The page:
5. Let Others Know You Have Coupons — If you have a lot of coupons and think there’s a possibility that your checkout might be  a bit tedious, don’t hesitate to politely tell anyone who gets in line behind you, “I have a stack of coupons I’m using today, so it might take me awhile to checkout.” If you’ve warned them of this upfront, it’s their decision if things ended up taking awhile.

Those are a few of my suggestions on how to avoid irritating others when you use coupons. I’d love to hear your ideas, as well!

8 Jun 2010   ·   39
Money Saving Mom

Fifteen Favorite Children’s Read-Alouds – Part 1

Summer is here and you might be looking for some fun and frugal ways to occupy your children without just sitting them in front of the computer or television.

Reading is a wonderful way to stimulate your children’s minds, teach them great lessons, open up new worlds to them and give them a life-long interest in learning. If your children are young, reading aloud also provides a great opportunity to spend quality time with your children. Plus, if you get most of your books free, reading is an incredibly frugal pastime.

We love books at our house. We don’t have a lot of children’s toys, but oh do we enjoy books! Our children never tire of being read to.

And since I’m often asked for children’s book recommendations, I’m going to be sharing fifteen of our very favorite children’s read-alouds over the next four weeks. These are books which — in most cases — we’ve read over and over and over again. Many of them might already be on your own shelves, but I hope you’ll discover a few new ones, too.

1. Goodnight Moon— Hands down, this is Kaitlynn’s (almost 3) favorite book. In fact, I’m pretty sure every single one of us have this entire book memorized by heart. We also can pretty much tell you every little detail on every square inch of every page. But that’s perfectly okay, because it’s such a great classic book.

2. The Seven Silly Eaters — This book was sent to our family by a blog reader and it’s become one of the most-requested read-alouds by our girls. It’s a fun — and sometimes a bit over-the-top — book about life in a bustling household. We don’t quite have every word memorized yet, but we’re quickly getting there! 🙂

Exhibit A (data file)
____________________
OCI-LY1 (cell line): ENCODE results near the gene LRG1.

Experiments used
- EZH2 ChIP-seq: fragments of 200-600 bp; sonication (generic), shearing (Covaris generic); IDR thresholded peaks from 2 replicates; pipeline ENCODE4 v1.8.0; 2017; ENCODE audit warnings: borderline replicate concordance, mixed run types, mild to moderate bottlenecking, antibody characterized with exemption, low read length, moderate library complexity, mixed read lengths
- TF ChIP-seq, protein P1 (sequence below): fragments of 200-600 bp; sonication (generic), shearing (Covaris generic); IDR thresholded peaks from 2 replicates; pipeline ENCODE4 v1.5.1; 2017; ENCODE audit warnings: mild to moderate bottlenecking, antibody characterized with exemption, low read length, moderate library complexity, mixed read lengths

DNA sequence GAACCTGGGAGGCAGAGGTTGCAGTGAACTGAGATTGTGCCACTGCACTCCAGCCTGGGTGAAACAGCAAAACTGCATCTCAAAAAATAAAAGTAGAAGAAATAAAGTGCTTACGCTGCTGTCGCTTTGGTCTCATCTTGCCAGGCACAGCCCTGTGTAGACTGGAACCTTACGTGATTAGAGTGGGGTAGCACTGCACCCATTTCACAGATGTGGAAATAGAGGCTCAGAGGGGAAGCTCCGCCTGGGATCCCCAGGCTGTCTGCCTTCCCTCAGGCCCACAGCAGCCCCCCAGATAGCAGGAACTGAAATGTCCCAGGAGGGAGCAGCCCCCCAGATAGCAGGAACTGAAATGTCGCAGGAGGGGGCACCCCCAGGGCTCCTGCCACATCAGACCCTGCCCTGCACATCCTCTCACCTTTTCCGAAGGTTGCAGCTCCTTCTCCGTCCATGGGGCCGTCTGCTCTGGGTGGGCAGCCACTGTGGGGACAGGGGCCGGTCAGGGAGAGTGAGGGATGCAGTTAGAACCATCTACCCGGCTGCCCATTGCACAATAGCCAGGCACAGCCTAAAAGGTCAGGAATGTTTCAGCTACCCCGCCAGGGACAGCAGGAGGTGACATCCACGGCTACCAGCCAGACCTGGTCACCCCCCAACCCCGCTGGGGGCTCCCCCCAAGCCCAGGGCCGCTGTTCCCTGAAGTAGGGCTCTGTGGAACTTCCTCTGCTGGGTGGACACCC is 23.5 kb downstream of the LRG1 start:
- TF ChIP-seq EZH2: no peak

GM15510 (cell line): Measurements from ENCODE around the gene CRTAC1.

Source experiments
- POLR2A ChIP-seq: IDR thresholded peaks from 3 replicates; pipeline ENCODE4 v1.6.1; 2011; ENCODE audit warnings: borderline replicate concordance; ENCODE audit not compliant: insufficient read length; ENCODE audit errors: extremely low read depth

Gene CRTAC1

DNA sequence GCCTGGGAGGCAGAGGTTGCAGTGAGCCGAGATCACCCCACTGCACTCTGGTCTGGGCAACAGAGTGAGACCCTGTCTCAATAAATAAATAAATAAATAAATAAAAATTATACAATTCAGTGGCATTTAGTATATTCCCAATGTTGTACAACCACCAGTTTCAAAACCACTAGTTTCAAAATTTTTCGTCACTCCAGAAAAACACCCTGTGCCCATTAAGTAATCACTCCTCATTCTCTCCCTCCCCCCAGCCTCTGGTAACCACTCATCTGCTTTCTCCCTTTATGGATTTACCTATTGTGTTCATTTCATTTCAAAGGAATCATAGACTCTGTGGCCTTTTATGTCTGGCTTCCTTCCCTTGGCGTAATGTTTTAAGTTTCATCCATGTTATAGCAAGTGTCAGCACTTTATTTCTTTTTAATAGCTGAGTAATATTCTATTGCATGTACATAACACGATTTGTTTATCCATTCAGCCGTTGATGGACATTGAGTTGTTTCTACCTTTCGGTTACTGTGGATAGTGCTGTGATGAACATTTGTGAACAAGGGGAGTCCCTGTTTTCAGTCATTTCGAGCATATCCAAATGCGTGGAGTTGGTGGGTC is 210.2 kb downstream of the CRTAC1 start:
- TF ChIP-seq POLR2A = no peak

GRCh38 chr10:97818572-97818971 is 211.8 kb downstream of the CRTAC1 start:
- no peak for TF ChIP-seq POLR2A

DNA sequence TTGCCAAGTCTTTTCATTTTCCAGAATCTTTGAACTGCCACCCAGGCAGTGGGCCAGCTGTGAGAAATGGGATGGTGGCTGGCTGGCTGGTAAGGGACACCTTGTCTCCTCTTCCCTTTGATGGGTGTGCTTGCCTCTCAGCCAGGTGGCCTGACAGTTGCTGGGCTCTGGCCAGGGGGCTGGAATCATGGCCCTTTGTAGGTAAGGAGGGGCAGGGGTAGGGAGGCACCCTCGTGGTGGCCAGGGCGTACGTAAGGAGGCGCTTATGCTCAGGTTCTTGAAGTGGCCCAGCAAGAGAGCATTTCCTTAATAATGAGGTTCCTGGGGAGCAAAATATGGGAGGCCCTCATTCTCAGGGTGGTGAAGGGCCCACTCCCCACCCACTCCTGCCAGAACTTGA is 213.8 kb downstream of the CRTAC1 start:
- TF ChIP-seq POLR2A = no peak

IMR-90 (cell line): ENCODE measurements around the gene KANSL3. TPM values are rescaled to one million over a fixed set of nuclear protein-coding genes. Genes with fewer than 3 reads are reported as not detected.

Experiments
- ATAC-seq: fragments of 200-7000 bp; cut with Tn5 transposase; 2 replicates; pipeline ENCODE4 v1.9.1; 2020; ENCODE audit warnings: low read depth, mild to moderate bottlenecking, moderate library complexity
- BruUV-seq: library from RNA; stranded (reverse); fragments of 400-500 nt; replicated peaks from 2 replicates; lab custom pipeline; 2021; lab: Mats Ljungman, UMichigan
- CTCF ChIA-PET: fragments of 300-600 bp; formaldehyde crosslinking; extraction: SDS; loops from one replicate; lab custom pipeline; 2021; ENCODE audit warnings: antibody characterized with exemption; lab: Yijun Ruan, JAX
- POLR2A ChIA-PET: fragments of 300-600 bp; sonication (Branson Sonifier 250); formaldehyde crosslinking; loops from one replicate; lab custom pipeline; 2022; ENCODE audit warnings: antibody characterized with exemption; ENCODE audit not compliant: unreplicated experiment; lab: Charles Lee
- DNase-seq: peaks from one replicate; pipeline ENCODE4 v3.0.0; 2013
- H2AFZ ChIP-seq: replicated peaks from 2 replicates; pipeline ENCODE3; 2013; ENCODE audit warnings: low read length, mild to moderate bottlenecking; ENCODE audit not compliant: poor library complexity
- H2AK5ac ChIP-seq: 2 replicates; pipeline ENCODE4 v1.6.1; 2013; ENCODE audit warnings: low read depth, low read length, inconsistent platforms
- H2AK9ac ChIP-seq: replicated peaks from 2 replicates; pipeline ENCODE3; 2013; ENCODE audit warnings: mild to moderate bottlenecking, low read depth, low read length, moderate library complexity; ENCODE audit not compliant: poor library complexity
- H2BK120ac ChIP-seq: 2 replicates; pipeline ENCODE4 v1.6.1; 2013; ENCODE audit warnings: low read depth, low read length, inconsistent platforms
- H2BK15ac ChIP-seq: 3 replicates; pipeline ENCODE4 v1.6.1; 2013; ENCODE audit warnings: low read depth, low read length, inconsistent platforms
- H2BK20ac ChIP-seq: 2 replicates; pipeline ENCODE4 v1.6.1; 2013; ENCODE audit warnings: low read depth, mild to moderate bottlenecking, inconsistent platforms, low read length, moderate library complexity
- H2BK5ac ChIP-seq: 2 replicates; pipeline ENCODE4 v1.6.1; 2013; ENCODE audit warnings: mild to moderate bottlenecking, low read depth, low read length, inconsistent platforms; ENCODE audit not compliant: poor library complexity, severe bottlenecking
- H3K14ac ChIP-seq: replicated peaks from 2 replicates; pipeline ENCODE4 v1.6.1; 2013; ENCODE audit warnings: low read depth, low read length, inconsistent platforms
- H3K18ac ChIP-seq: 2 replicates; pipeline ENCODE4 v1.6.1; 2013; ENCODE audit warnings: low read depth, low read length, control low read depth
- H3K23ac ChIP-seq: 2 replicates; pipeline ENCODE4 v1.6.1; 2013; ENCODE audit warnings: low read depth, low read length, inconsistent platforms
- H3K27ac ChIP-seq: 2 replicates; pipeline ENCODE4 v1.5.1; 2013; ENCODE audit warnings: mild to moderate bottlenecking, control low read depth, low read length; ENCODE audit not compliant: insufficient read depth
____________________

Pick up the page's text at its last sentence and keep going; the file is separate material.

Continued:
3. Because I Love You— If I had to pick a favorite book from all the children’s books we own, I’m pretty sure this book would be it. It’s a beautiful story of God’s love for us — even when we were yet sinners. It touches me every time I read it to the girls and opens up lots of opportunities for me to explain truths about God.

4. The Bear That Heard Crying (Picture Puffins) — This is a true and fascinating story which happened in 1783. A 3-year-old girl gets lost in the woods and is saved by a bear — yes, I said a bear. The girls are always in awe and ask dozens of questions when we read this one.

Part 2 of Fifteen Favorite Read-Alouds is coming next Monday.

This post is brought to you in part by HarperCollins and the Borders Double Dog Dare You Reading program. Kids 12 and under can join the Borders Double Dog Dare You Reading program and earn a free book when they read 10 books. Just fill out this form and bring it in to any Borders, Waldenbooks, or Borders express store by August 26, 2010 to participate in this program. Find more Summer Reading Programs here.

photo credit: Washington State Library

7 Jun 2010   ·   106
Money Saving Mom

See why I don’t pay for coupons?

I wrote not too long ago about how I never pay for the newspaper or coupons. When a quick stop at the recycling bin always reaps a stack of inserts like is shown above, it’s hard to justify, wouldn’t you say?

Plus, if I end up not having time to clip them all, I don’t have any guilt in just chucking them back into the recycling bin because I didn’t pay a penny for them!